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Prairie Pulse

The lure of a stagecoach route

Prior to moving to Idaho, I lived in southwest Kansas, Garden City to be exact. If you care to take a gander at a map, you will find the location of Garden City to be about 58 miles northwest of Dodge City, Kansas.

Anyone who watched television between 1955 and 1975 may remember the old series “Gunsmoke.” The show revolves around lawman Marshall Matt Dillon keeping the wild western streets of, you guessed it, Dodge City safe.

I do remember watching a couple of episodes with my father. But I have fonder memories of visiting Boot Hill as I child. So it was with great excitement that I introduced my children to Boot Hill in Dodge City.

Why do I mention this to Idahoans? My research this week had me studying the history of stage coaches in Idaho County. This reminded me of the stagecoach at Boot Hill visitors can ride briefly.

It was very slow going and extremely bumpy, and that was traveling across flat land. I can’t imagine riding the coach from Lewiston to Grangeville across the mountainous terrain!

According to the Idaho State Historical Society Reference Series No. 814:

“Mining excitements at Florence, Elk city and other interior locations bordering the Salmon River created a need for adequate transportation routes. Lewiston became the supply headquarters for the new mines and Mount Idaho the dispersal point. Suitable wagon and stage roads soon developed between those two points, but beyond Mount Idaho pack trains remained the standard for supplying the mines until the emergence of wagon roads in the 1890's.”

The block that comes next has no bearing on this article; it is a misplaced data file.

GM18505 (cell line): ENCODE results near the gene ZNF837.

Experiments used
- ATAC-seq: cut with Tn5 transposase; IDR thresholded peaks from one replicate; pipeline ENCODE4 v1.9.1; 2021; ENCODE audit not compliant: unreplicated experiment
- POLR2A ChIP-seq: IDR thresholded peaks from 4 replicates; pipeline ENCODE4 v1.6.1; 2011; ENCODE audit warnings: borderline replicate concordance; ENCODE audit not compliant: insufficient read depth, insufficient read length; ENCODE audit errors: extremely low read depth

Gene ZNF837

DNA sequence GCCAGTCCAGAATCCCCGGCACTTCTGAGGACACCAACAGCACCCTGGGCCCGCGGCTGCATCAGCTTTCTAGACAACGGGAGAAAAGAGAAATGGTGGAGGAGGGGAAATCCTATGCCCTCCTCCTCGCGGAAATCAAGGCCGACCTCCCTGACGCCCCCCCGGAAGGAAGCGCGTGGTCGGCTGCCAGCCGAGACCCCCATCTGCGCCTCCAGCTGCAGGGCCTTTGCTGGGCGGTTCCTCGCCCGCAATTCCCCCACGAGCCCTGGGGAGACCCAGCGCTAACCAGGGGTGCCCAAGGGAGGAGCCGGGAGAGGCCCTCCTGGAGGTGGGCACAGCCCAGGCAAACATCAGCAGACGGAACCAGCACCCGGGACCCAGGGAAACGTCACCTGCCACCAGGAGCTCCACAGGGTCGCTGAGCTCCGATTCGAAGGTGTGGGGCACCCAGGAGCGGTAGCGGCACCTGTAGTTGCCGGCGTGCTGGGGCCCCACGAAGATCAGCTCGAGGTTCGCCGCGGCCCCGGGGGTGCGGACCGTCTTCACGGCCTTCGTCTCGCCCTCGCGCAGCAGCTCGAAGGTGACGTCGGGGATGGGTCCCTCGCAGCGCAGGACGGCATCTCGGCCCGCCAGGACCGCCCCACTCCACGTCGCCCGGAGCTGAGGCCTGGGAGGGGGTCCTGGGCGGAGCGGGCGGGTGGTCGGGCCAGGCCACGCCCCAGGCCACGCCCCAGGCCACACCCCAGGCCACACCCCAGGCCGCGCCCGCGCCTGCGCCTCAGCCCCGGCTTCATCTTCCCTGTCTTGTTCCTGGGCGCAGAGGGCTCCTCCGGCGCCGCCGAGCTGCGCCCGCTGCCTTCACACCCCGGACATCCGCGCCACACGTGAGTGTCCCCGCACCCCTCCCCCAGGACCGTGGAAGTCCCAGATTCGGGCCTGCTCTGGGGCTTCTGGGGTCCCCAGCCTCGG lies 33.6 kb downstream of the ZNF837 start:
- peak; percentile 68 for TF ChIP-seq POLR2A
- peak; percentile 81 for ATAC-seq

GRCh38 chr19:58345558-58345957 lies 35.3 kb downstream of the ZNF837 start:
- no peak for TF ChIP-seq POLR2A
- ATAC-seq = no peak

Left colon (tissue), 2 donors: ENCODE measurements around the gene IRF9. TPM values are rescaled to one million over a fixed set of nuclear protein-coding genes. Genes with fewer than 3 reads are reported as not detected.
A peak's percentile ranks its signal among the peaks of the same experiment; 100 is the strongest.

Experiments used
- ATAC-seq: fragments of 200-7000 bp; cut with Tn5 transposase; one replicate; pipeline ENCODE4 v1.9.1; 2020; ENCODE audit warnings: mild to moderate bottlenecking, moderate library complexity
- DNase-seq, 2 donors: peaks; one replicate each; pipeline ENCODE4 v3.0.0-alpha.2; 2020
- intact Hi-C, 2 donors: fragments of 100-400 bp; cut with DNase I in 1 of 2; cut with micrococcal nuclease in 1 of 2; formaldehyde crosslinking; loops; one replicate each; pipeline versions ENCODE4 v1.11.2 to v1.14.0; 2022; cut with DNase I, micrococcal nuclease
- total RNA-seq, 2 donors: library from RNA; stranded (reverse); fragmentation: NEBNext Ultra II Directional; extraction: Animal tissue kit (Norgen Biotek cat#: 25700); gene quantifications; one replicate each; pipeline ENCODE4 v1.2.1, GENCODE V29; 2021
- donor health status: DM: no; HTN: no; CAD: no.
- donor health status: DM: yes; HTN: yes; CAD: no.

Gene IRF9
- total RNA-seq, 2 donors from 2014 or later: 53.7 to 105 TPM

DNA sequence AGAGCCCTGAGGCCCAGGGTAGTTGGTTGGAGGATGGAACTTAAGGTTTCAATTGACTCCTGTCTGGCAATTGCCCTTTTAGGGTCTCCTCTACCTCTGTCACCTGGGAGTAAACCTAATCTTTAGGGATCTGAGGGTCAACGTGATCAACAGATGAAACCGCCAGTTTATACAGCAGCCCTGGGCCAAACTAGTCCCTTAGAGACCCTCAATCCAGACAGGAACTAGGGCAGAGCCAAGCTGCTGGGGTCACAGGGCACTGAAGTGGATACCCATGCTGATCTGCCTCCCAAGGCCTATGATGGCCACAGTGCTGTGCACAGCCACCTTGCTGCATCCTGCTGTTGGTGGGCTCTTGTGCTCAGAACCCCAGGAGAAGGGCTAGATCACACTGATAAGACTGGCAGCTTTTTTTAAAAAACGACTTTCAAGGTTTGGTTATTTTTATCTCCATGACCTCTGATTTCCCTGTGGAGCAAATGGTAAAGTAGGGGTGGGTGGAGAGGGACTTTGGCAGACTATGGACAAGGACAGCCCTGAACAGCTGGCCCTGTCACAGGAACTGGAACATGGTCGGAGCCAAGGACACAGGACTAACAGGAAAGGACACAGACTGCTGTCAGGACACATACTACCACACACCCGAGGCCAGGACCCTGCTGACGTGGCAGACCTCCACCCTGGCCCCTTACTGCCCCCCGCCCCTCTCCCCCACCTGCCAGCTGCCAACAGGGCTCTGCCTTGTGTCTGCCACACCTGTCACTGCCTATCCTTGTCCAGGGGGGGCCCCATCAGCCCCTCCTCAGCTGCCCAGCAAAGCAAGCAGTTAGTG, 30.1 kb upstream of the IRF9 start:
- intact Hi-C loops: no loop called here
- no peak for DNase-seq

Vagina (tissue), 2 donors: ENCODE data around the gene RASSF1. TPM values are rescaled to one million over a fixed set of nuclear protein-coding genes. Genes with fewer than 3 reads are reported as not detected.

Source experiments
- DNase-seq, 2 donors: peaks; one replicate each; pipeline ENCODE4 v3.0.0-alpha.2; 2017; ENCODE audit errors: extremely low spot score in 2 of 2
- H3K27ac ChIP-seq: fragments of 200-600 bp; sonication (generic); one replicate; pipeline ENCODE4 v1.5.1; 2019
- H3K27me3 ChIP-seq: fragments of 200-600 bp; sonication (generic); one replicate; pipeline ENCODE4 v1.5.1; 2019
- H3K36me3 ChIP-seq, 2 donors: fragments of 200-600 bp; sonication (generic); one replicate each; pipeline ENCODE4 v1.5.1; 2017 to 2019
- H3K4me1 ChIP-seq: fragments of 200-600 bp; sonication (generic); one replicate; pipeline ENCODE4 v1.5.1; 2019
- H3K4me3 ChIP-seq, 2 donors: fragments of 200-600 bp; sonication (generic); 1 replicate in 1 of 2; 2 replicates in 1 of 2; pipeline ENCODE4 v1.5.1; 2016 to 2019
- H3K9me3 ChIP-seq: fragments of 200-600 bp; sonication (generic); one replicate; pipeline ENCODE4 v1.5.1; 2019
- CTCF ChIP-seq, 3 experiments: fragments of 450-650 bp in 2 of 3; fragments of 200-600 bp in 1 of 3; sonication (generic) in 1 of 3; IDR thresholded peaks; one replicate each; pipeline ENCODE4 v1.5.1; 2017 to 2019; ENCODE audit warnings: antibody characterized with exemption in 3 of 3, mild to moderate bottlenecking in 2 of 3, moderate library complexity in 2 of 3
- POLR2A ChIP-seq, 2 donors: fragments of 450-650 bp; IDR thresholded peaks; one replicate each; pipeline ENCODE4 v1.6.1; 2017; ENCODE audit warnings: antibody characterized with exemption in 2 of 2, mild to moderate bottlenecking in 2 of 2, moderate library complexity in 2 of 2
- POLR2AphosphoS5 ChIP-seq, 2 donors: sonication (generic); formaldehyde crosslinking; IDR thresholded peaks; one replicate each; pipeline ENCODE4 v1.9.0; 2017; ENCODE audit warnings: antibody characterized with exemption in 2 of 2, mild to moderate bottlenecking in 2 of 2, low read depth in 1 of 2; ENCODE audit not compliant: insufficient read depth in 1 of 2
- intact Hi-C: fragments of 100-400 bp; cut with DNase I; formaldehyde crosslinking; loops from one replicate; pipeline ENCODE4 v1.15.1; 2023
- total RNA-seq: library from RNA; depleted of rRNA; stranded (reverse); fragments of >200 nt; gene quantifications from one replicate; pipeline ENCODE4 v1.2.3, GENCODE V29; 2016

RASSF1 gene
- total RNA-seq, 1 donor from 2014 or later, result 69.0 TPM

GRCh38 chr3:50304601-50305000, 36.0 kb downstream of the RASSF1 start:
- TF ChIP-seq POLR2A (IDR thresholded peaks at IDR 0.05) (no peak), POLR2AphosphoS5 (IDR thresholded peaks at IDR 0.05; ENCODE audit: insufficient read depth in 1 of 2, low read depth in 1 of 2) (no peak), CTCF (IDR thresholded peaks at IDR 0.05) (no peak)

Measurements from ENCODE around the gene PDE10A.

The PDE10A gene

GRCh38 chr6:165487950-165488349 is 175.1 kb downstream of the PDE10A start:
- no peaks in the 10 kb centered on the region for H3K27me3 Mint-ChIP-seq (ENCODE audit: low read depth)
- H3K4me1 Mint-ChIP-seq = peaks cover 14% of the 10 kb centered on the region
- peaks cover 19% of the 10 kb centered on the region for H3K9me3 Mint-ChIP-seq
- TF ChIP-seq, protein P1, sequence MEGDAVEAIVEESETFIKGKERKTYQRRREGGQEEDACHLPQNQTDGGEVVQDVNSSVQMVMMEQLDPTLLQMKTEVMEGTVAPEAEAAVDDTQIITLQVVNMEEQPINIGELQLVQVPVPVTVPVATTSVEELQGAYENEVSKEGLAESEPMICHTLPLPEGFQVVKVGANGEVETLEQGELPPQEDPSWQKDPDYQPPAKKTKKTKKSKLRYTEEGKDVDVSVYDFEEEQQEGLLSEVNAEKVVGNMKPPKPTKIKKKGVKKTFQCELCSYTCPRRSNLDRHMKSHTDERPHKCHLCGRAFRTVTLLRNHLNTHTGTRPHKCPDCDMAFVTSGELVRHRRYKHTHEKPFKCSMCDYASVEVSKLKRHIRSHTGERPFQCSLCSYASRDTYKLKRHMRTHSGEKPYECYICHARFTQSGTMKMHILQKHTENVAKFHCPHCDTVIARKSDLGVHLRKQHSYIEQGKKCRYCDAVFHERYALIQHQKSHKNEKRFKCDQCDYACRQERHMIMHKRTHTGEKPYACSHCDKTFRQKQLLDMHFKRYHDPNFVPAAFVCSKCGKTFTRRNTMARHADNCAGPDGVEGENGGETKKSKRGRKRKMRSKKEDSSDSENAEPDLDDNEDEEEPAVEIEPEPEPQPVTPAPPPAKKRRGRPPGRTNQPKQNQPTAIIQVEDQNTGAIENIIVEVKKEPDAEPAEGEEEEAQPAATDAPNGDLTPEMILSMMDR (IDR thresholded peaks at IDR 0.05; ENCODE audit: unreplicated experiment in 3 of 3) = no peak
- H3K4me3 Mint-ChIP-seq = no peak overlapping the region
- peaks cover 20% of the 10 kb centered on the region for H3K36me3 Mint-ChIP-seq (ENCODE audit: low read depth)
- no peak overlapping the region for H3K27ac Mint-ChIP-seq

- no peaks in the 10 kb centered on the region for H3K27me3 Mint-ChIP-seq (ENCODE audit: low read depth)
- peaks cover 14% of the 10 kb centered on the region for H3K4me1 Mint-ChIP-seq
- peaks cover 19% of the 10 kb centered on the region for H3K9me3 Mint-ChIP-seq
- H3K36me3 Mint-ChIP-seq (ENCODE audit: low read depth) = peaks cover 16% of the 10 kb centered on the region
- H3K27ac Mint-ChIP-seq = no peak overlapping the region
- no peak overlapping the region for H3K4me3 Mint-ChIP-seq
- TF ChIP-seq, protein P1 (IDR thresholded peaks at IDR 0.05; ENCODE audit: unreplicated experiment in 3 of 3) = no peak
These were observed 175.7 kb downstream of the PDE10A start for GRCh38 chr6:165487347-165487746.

The Idaho County Free Press reported on July 27, 1888, Francis and Company opened a stage line during the summer of 1862 between Lewiston and Mount Idaho with way stations at Sweetwater, Mason Prairie and Cottonwood. James Donnelly ran the Sweetwater station, C. W. Durkee and George Crampton owned the Mason Prairie station and a Mr. Allen at Cottonwood. The Mount Idaho stop was owned by Mose Milner and his partner Francois.

The ISHS Reference Series also make note of the dangers of winter travel by stage coach:

“Winter travel was often hazardous for stage drivers, and in January 1879 the upward-bound stage became lost in a snowstorm between Cottonwood and Grangeville. The driver wandered around all night on the prairie and did not arrive at Mount Idaho until after dawn.”

And if you wanted to travel, be prepared to leave in the wee hours of the morning. The coach left Lewiston at 3 a.m. and Mount Idaho at 5 a.m.

The beginning of the end of the line for stagecoaches in Idaho County came in the early 1900s. W. E. Travis announced in February 1900, he would move his equipment to Grangeville once the Clearwater Short Line reached Kooskia, which at that time was known as Stuart, according the ISHS.

The following was announced in the May 11 Free Press:

“In a short time the stage company will discontinue hauling passengers over the Craig’s mountain route and will devote its energies to the line between Grangeville and Stuart.”

The railway reportedly reached Stites in September of that same year.

If you are interested in more history of the stage lines in Idaho, visit https://history.idaho.gov/sites/default/files/uploads/reference-series/0814.pdf. There are tales of robberies and legends of treasure hidden between Lewiston and Boise if you run a Google search for Idaho stagecoach routes. Billy Jim Wilson also has an interest write up on the Old Stites Stage Road at his website, https://www.idahomagazine.com/article/the-freighter/.

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